Democrats boost appeal to all groups bar over-65s
EXIT POLLS:Obama did significantly better among white voters than previous Democratic candidates, writes Mary FitzgeraldForeign Affairs Correspondent
BARACK OBAMA'S historic victory in the US presidential election was built on the support he drew from a wide range of demographic groups, including several that previously tended to lean towards the Republican Party.
Exit polls show that the Illinois senator widened his appeal beyond that of any recent Democratic presidential nominee, garnering support from a broad spectrum of voters including majorities of women, independents, political moderates, Hispanics, African-Americans, and voters under 45.
He improved on past Democratic performances among all demographic groups, with the exception of voters over 65.
The Republican nominee, Arizona senator John McCain, won majorities of those groups considered to make up his party's base - white men, older voters, conservatives and evangelical Christians.
According to the exit polls, McCain won a majority of all white voters, both men and women.
Some analysts speculated that McCain's share of the votes of white women was perhaps partly due to the groundbreaking candidacy of his running mate, Alaskan governor Sarah Palin.
Polls showed that McCain and Obama split whites across the US except in the South, where McCain pulled in twice as many white votes as Obama.
Southern whites had favoured George Bush by similar margins in the previous two presidential elections.
Obama, however, performed better overall among white voters than several previous Democratic candidates, including John Kerry in 2004 and Al Gore in 2000. He drew 54 percent of young white voters, compared with 44 percent who plumped for McCain.
While his support among white women was slightly worse than Al Gore's in 2000, Obama polled a strong 41 percent from white men. No Democrat since Carter had until this week's election drawn more than 38 per cent of the white male vote.
Overall, Obama fared better than any Democratic nominees of the past eight presidential elections among women, African-Americans, young voters, moderates and independents. He drew two-third of the Hispanic vote, a much coveted constituency heavily courted by both candidates, rolling back the significant gains George Bush made among Hispanic voters in 2004.
Just over 95 per cent of African-American voters rowed behind Obama.
The black vote constituted 13 per cent of the electorate, a two percentage point increase in their national turnout.
In line with recent voting trends, black women turned out in higher numbers than black men.
Obama's wide-ranging appeal across the spectrum of race and ethnicity demonstrated that, contrary to previous assumptions, a single candidate can appeal to black voters without alienating whites, and to white voters without losing blacks.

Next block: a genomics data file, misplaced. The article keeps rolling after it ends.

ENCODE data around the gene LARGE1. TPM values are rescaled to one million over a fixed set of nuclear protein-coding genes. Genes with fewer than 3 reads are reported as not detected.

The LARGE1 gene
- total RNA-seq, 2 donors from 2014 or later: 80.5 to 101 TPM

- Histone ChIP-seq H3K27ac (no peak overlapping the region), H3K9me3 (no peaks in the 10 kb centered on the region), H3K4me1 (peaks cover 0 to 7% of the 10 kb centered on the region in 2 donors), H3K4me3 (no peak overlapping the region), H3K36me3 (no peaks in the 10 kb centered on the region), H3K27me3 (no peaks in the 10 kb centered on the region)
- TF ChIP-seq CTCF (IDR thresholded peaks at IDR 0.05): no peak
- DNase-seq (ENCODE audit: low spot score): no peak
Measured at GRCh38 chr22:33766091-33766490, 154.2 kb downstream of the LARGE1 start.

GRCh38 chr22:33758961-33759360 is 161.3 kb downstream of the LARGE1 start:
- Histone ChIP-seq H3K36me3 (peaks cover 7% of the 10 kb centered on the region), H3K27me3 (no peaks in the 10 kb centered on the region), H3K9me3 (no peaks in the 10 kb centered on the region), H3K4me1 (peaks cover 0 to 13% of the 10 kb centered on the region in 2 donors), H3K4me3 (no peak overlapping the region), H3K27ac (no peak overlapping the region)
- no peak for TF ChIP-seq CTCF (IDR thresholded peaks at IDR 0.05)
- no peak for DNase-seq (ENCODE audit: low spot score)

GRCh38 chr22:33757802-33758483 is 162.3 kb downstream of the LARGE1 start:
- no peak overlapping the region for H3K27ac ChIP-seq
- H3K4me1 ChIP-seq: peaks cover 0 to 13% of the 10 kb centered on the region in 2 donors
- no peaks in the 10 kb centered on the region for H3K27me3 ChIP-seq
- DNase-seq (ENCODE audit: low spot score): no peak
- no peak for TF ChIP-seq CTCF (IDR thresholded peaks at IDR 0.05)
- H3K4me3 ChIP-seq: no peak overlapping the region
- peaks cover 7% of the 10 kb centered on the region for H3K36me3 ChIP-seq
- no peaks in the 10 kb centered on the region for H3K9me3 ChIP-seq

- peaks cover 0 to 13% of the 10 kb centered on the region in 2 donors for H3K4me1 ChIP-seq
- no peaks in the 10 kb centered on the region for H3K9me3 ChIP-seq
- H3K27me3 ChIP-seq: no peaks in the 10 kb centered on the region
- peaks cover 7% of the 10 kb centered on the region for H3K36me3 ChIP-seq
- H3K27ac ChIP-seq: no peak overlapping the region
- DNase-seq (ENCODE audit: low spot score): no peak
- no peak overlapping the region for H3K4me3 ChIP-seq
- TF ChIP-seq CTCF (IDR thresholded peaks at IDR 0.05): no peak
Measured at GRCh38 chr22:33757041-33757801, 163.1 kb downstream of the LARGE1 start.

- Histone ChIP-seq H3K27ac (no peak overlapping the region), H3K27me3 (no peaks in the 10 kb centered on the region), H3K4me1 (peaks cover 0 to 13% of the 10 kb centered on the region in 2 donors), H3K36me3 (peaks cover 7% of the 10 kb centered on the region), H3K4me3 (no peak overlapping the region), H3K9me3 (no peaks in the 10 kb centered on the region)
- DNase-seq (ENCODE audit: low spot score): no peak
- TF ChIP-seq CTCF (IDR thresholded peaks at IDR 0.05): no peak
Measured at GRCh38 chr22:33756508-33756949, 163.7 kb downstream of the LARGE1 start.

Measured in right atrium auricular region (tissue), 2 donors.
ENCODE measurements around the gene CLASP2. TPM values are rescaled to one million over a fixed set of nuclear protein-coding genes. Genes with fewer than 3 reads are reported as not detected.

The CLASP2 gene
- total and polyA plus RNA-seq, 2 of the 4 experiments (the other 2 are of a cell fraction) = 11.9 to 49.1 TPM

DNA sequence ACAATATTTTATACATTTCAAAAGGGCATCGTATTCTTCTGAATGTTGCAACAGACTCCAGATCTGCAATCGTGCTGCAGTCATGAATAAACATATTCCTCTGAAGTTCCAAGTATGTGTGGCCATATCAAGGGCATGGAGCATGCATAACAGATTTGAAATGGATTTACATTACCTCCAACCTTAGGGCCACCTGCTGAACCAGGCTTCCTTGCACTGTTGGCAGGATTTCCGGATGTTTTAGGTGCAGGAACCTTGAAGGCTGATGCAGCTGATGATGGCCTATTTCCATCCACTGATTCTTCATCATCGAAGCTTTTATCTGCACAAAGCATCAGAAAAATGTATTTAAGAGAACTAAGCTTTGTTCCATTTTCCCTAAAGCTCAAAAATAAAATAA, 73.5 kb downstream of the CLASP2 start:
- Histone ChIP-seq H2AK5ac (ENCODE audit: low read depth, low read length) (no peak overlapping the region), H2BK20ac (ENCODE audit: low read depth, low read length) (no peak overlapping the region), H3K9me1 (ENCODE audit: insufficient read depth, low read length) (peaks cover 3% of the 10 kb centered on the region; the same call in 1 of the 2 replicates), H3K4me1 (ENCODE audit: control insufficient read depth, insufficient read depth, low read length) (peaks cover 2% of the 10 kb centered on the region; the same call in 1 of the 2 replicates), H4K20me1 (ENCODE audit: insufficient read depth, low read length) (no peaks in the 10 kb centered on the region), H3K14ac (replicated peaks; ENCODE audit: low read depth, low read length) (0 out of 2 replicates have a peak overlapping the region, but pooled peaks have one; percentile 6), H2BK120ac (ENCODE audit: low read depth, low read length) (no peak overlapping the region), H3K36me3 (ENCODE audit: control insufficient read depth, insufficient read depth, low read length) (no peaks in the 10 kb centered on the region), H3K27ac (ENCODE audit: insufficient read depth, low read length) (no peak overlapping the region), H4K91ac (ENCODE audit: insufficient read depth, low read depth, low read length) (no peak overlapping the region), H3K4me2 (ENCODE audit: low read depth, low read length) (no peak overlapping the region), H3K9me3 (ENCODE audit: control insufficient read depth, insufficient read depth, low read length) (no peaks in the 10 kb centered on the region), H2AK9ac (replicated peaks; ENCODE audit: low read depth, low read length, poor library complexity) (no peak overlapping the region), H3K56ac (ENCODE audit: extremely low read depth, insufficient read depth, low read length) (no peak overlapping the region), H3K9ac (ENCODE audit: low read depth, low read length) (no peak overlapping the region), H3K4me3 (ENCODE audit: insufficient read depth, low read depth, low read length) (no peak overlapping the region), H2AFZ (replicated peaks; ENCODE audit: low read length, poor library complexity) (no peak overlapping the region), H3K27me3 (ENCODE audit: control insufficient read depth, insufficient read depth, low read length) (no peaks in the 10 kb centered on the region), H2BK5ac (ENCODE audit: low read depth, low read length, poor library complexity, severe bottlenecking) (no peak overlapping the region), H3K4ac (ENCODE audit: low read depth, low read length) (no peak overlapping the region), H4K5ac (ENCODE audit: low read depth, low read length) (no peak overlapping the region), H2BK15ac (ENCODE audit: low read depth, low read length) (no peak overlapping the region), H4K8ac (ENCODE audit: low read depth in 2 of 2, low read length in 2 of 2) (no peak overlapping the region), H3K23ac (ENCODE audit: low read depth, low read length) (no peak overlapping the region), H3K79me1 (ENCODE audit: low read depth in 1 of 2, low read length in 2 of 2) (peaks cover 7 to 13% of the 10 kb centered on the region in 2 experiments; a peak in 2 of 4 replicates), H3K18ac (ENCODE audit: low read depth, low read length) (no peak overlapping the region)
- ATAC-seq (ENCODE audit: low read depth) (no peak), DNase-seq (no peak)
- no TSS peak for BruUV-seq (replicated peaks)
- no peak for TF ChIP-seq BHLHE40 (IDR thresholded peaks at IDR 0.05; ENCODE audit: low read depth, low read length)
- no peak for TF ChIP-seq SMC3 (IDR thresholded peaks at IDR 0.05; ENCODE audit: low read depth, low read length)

According to one poll, race was a factor for two in 10 voters, but more of those voters favoured Obama, perhaps an indication of the level of excitement prompted by the possibility of electing America's first black president.
The Obama campaign's efforts to mobilise potential supporters who had never voted before clearly paid off. Among first-time voters, one in five was black, almost twice the proportion of blacks among voters overall.
Another one in five was Hispanic. Two-thirds of new voters were under 30. Almost half were Democrats, and a third described themselves as independents.
Obama was the choice of nearly seven in 10 first-time voters of all ages.
Young voters turned out in greater numbers than usual but because other groups did the same, the youth share of the electorate was little changed from 2004, making up just under 20 per cent of the total.
As expected, Obama claimed the youth vote as his own, winning the under-30 demographic by 34 percentage points, a massive improvement on Bill Clinton's 19 point edge when he routed Bob Dole in 1996.
Among the Republican-tilting groups that shifted into the Democratic camp for Obama were mothers and Catholics.
Rural voters split their votes, with a thin majority supporting McCain, while Obama consolidated and built on his party's gains in the once staunchly Republican suburbs.
Obama's support from Jews, Protestants and Catholics was an improvement from John Kerry's totals in 2004.
Voter surveys also revealed an electorate deeply disillusioned with the status quo and therefore more drawn to Obama's message of change.
In one poll, three-quarters of respondents said the US was on the wrong track, more than nine in 10 expressed concern about the state of the economy and seven in 10 said they disapproved of Bush's performance as president.
As expected the economy proved the defining issue of the election.
Of five issues suggested to voters in the survey, six in 10 chose the economy as the most important one facing the country — most of these voters plumped for Obama.
Around one in 10 voters named each of the other four choices - the war in Iraq, terrorism, healthcare and energy policy - and only among those who chose terrorism as the overriding issue did McCain prevail.
McCain's failure to distance himself from the unpopular incumbent - and Obama's success in reinforcing McCain's links with Bush - undoubtedly factored in the election result.
Almost half of all voters said they expected McCain to continue Bush's policies, and nine in 10 of them voted for Obama. Similarly, voters who said they disapproved of Bush tilted overwhelmingly for Obama.
Those who voted for Obama were more enthusiastic about their choice than McCain voters.
Almost six in 10 of Obama voters said they were excited about what he would do as president.
Fewer than three in 10 of McCain voters felt that way about their pick.